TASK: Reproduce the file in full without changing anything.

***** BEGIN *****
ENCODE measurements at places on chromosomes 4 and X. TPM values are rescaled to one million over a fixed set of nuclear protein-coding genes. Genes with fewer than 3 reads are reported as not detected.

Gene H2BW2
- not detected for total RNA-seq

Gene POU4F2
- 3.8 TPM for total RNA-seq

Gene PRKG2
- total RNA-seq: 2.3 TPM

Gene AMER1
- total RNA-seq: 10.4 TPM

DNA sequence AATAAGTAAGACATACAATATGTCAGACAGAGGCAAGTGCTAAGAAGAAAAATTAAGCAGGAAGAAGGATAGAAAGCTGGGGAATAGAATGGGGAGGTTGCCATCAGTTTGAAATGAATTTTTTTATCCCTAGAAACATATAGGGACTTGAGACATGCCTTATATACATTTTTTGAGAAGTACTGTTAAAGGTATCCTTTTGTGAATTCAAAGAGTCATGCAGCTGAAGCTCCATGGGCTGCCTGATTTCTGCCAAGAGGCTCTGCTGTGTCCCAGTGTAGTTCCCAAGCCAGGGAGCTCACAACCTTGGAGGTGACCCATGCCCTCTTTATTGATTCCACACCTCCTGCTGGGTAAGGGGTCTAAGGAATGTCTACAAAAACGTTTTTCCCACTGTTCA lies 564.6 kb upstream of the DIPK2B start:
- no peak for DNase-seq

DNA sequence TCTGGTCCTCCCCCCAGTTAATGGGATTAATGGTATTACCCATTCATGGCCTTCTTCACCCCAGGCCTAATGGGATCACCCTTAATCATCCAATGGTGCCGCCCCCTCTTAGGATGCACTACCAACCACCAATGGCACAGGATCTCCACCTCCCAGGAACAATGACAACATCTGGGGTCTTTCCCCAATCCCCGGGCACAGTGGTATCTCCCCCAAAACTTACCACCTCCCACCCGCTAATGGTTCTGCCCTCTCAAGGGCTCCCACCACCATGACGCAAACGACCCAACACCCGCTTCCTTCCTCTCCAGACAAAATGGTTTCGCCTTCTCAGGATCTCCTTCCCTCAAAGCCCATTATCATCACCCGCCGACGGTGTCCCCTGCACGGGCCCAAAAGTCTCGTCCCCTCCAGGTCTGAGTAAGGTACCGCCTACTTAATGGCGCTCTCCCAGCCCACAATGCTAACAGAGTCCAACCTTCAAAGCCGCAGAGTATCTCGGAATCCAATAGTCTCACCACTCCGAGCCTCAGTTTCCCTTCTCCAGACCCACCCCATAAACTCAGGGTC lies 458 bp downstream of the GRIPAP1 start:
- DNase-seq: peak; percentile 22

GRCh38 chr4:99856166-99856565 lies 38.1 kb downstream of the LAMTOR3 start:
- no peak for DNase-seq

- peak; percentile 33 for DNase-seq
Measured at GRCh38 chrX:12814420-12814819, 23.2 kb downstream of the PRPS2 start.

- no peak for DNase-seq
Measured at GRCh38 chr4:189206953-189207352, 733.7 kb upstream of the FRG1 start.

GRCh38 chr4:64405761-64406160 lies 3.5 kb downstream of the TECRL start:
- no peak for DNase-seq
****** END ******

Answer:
ENCODE measurements at places on chromosomes 4 and X. TPM values are rescaled to one million over a fixed set of nuclear protein-coding genes. Genes with fewer than 3 reads are reported as not detected.

Gene H2BW2
- not detected for total RNA-seq

Gene POU4F2
- 3.8 TPM for total RNA-seq

Gene PRKG2
- total RNA-seq: 2.3 TPM

Gene AMER1
- total RNA-seq: 10.4 TPM

DNA sequence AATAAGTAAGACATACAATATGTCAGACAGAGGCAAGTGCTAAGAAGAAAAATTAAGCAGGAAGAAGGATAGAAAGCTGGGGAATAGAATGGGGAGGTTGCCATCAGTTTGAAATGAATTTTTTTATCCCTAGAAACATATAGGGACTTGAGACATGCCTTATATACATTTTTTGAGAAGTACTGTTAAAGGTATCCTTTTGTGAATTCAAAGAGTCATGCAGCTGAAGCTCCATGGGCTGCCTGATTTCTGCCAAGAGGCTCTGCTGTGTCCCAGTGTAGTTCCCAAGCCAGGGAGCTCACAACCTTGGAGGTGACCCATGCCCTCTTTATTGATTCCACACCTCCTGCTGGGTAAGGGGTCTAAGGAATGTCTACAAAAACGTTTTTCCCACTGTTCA lies 564.6 kb upstream of the DIPK2B start:
- no peak for DNase-seq

DNA sequence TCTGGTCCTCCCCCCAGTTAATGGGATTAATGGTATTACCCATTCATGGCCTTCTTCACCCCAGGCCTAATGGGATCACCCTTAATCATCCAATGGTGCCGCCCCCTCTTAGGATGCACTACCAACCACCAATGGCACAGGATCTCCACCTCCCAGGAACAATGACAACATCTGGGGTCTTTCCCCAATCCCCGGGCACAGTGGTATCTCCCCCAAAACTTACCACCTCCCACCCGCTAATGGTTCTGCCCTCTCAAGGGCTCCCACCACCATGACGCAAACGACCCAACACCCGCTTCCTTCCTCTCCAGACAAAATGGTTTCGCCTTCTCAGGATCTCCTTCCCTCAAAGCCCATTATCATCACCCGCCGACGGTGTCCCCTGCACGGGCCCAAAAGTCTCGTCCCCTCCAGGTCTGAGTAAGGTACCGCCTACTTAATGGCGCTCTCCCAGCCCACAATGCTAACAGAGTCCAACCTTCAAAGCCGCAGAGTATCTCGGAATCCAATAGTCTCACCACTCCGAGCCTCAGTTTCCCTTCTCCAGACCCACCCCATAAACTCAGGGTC lies 458 bp downstream of the GRIPAP1 start:
- DNase-seq: peak; percentile 22

GRCh38 chr4:99856166-99856565 lies 38.1 kb downstream of the LAMTOR3 start:
- no peak for DNase-seq

- peak; percentile 33 for DNase-seq
Measured at GRCh38 chrX:12814420-12814819, 23.2 kb downstream of the PRPS2 start.

- no peak for DNase-seq
Measured at GRCh38 chr4:189206953-189207352, 733.7 kb upstream of the FRG1 start.

GRCh38 chr4:64405761-64406160 lies 3.5 kb downstream of the TECRL start:
- no peak for DNase-seq